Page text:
One of the most basic pieces of lab equipment is the air displacement pipette. Used primarily for tasks ranging from manual assay development to fully-automated throughput screening campaigns to your routine quality control, this kind of device consists of a piston paired to the sample through the air. Fluid aspiration and dispensing occur as the air pocket starts to move up and down. Modern air displacement pipettes allow you to achieve a high degree of accuracy and precision, especially while pipetting aqueous fluids. However, most labs pipette fluids that are less than ideal, including serum, blood, proteins, oil, detergents, solvents, or salts. By treating these fluid types the same as water, errors can happen to an assay process, all depending on the volume.
When pipetting liquids that differ from water, properties such as density, viscosity, surface tension, and vapor pressure become critical to successful pipetting. Read on to learn how different liquids work with your pipettes!
Higher density liquids have a greater mass per unit volume and impose a much greater gravitational force on the air space between the piston and the fluid. The increased air space results in a much smaller volume of liquid inserted into the tip. The effect is the opposite when pipetting any lower density liquids. These effects could be compensated for by adjusting the pipettes volume setting correctly. An adjustment is usually an iterative approach whereby the volume setting is changed, the dispensed sample volume is then measured, and the volume setting is adjusted until the correct volume is attained.
Vapor Pressure for Your Pipettes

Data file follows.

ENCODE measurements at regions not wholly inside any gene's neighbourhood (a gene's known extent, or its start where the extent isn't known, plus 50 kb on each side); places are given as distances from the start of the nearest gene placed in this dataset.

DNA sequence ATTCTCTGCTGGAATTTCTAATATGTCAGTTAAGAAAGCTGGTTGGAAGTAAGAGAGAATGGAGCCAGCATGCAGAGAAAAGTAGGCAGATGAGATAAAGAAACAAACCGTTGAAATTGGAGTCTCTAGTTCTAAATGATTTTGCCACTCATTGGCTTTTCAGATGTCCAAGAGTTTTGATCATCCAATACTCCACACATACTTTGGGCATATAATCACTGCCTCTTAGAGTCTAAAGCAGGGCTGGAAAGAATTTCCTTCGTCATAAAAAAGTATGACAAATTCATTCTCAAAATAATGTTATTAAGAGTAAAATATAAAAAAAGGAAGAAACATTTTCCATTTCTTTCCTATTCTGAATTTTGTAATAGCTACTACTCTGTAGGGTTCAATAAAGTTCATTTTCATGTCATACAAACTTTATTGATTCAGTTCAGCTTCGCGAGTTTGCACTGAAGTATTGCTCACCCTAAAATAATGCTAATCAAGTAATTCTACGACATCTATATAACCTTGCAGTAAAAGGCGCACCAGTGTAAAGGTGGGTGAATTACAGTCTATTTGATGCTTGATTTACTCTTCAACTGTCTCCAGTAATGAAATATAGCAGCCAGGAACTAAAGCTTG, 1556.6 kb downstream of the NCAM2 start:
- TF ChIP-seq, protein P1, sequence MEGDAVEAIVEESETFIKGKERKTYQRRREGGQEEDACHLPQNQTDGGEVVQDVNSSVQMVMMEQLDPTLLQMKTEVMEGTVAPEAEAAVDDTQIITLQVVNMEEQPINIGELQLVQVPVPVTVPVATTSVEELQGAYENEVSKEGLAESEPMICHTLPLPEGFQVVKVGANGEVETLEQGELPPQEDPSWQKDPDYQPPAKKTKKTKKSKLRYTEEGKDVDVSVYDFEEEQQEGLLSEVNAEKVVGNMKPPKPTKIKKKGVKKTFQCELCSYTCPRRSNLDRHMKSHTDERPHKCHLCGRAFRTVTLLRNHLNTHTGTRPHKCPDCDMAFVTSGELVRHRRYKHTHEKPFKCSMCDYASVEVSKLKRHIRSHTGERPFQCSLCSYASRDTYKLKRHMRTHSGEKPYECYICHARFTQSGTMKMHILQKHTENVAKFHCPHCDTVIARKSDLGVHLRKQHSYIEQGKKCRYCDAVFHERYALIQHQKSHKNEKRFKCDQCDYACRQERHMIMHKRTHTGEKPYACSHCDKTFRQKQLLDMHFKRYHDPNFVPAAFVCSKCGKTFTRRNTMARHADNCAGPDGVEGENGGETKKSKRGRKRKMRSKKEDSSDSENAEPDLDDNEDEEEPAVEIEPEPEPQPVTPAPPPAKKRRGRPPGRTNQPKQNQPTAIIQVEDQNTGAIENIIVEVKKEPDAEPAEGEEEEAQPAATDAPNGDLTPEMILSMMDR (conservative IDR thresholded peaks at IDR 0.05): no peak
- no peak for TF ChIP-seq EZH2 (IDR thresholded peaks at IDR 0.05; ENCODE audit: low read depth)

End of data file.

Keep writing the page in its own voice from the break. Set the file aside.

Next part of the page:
Vapor pressure is a kind of property that describes how quick liquids evaporate into the atmosphere until it reaches equilibrium. All liquids exist in the equilibrium balance between their gas and liquid states. In finding this balance, a liquid will continue to evaporate until a specific concentration is present in the surrounding atmosphere. Liquids like acetone and acetonitrile possess higher vapor pressure and thus evaporate quite quickly. As soon as the liquid is placed into the pipettes, evaporation begins. The resulting pressure inside the pipette starts to build and eventually forces some of the liquid back up through the tip orifice. Pre-wetting the tip will help the air space in the pipette tip reach a concentration closer to the equilibrium point.
Surface Tension for Your Pipettes
Surface tension describes the elastic tendency of all liquids, which makes them acquire the least surface area possible. Water is an excellent example of a liquid with a higher surface tension, and deterrents like Triton X-100 are examples of a low surface tension liquid. Low surface tension fluids usually leave a thin film on the wall of the tip. Like viscous fluids, slower pipetting and reverse pipetting could offset the effects of lower surface tension fluid from dispensing.
For more information on liquid types and how your pipette will work for each class, give the Lab People a call today! We can help you choose the perfect pipettes for your experiment.
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